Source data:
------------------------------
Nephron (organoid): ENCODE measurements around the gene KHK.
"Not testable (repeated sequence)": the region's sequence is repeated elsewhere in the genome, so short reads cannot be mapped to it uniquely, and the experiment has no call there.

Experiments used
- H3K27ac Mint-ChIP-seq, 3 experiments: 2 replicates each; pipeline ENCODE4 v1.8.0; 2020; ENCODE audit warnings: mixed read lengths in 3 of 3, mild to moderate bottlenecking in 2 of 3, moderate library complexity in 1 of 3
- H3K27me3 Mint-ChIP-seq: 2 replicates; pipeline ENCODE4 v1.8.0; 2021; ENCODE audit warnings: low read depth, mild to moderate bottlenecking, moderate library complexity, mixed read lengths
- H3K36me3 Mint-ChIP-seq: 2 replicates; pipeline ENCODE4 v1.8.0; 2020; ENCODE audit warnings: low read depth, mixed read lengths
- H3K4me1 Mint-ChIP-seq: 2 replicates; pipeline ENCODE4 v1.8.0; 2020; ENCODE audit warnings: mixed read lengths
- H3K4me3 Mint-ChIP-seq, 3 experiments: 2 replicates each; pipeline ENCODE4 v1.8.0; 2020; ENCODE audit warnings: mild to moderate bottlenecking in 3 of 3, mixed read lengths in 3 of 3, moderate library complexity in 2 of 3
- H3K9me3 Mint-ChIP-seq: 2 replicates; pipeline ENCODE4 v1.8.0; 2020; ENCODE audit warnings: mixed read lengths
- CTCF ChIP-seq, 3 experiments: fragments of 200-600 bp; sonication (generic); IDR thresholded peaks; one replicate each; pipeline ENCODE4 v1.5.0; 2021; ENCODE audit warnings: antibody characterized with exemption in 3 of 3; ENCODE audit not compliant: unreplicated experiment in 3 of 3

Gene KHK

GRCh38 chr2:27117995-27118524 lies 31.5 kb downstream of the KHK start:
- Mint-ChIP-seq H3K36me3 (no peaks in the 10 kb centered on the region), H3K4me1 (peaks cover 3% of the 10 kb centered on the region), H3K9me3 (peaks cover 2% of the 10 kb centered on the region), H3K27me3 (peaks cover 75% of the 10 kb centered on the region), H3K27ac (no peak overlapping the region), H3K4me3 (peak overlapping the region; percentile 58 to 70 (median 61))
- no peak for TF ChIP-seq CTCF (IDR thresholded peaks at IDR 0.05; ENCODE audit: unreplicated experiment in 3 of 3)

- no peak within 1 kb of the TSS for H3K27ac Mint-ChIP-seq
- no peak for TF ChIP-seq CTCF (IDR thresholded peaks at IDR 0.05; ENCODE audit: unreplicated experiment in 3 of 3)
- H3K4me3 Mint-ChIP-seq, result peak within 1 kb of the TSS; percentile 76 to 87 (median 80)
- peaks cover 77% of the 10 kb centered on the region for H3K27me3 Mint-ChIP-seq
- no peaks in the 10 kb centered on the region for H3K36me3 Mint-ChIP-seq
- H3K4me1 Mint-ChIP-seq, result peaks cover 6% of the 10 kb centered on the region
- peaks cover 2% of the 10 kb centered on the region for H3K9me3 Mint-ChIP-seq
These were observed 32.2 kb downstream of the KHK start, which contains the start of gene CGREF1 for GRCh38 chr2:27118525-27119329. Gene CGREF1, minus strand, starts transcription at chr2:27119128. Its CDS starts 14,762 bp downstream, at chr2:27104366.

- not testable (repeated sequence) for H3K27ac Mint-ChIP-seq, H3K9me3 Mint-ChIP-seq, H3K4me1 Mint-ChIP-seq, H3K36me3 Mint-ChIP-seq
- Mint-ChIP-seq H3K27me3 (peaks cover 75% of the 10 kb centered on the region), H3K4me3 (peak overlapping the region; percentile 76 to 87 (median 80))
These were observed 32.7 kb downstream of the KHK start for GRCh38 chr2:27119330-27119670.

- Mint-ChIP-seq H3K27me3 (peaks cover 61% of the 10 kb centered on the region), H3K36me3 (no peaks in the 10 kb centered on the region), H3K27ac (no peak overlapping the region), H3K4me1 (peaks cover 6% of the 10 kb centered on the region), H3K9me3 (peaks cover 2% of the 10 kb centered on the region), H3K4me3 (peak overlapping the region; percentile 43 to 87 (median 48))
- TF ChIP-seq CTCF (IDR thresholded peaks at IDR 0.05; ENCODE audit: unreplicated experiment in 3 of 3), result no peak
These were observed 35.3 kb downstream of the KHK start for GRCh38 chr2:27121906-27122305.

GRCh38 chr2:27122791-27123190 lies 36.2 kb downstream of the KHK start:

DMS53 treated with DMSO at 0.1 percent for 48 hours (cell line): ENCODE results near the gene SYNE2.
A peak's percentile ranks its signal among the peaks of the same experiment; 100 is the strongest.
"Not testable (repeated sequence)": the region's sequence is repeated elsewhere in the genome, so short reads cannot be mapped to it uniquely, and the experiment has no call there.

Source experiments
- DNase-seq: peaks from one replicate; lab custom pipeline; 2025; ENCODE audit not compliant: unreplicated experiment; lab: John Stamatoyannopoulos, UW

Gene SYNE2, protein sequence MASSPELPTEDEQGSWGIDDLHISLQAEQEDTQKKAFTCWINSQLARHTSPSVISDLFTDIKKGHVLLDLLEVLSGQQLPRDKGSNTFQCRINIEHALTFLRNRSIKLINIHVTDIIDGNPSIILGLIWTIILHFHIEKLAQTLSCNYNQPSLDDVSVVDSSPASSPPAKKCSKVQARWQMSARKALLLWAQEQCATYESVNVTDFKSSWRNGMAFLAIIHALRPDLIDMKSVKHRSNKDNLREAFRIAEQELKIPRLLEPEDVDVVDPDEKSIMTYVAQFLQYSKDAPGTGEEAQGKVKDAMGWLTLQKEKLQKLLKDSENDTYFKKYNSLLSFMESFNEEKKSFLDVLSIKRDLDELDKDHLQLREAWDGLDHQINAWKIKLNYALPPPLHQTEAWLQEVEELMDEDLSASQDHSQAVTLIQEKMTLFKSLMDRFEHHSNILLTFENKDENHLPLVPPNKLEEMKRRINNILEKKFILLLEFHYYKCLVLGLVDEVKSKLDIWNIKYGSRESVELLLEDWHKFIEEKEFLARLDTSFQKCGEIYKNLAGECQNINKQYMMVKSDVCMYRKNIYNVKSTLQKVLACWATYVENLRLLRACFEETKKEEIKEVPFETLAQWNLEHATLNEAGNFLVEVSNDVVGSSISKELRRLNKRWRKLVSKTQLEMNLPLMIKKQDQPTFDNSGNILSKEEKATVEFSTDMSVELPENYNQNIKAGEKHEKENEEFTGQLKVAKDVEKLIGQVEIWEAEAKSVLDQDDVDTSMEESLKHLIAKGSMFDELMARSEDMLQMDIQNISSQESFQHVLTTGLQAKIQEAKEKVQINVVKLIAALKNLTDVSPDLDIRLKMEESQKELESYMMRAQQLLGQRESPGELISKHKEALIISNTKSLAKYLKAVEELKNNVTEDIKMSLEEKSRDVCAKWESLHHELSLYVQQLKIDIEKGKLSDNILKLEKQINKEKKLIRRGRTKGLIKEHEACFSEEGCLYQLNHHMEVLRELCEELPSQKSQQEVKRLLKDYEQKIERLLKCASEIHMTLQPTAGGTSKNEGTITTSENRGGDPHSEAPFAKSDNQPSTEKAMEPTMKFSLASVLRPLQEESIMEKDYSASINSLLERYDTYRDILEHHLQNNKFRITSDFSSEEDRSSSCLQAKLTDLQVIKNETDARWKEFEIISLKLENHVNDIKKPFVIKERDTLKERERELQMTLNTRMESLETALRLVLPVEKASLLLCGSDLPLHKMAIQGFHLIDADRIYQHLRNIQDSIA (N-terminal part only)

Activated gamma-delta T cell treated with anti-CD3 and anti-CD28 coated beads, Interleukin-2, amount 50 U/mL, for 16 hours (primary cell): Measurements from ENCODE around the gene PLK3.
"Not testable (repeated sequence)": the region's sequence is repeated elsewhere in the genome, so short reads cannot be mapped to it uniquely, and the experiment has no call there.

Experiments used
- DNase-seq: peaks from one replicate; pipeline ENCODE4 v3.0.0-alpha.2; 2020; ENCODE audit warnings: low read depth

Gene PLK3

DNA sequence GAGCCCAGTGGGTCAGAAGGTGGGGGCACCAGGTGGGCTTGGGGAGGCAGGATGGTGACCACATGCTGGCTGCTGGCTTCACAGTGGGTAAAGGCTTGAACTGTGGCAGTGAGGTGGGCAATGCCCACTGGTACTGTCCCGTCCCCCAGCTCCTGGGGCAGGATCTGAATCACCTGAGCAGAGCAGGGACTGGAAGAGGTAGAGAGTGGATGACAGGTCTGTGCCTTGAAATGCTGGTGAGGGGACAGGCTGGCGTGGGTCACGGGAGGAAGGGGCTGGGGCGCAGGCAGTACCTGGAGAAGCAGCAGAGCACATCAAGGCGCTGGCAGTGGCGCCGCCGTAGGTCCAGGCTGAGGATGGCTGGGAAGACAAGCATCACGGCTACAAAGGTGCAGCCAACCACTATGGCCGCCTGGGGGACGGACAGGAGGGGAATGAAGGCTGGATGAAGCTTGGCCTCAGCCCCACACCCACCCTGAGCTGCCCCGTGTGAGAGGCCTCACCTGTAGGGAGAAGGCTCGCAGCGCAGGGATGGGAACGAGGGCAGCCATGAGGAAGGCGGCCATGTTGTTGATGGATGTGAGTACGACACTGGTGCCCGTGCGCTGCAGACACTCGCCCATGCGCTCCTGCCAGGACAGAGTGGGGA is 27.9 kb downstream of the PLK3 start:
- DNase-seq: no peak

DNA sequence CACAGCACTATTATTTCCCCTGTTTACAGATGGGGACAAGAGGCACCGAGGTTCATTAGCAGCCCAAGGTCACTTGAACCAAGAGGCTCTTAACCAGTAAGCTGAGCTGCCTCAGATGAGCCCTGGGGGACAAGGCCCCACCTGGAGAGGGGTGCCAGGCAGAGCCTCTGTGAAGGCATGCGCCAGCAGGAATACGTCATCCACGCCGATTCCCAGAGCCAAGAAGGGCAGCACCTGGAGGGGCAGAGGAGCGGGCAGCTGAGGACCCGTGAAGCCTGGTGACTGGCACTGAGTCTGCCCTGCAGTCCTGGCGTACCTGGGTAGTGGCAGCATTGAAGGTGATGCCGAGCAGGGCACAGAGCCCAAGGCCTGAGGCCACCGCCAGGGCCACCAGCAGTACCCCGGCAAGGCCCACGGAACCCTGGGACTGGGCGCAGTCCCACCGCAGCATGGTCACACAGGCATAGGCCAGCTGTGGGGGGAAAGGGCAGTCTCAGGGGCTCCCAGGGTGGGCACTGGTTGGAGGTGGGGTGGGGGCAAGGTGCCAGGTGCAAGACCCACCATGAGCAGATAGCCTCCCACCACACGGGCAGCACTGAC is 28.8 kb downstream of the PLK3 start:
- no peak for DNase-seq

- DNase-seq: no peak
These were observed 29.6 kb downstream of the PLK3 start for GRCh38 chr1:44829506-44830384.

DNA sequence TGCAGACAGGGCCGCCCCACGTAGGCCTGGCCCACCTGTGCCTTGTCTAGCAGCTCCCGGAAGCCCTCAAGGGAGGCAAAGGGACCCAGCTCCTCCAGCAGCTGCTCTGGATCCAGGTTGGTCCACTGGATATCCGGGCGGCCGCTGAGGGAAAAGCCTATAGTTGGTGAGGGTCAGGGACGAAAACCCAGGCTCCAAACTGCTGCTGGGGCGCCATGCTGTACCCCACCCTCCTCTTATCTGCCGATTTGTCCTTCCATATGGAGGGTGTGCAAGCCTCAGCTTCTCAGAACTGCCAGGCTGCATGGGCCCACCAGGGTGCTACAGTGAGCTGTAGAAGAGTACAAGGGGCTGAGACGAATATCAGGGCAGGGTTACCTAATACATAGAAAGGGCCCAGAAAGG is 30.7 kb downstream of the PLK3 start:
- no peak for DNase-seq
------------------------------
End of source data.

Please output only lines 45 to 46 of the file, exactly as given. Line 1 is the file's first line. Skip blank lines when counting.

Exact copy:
- DNase-seq: no peak
These were observed 29.6 kb downstream of the PLK3 start for GRCh38 chr1:44829506-44830384.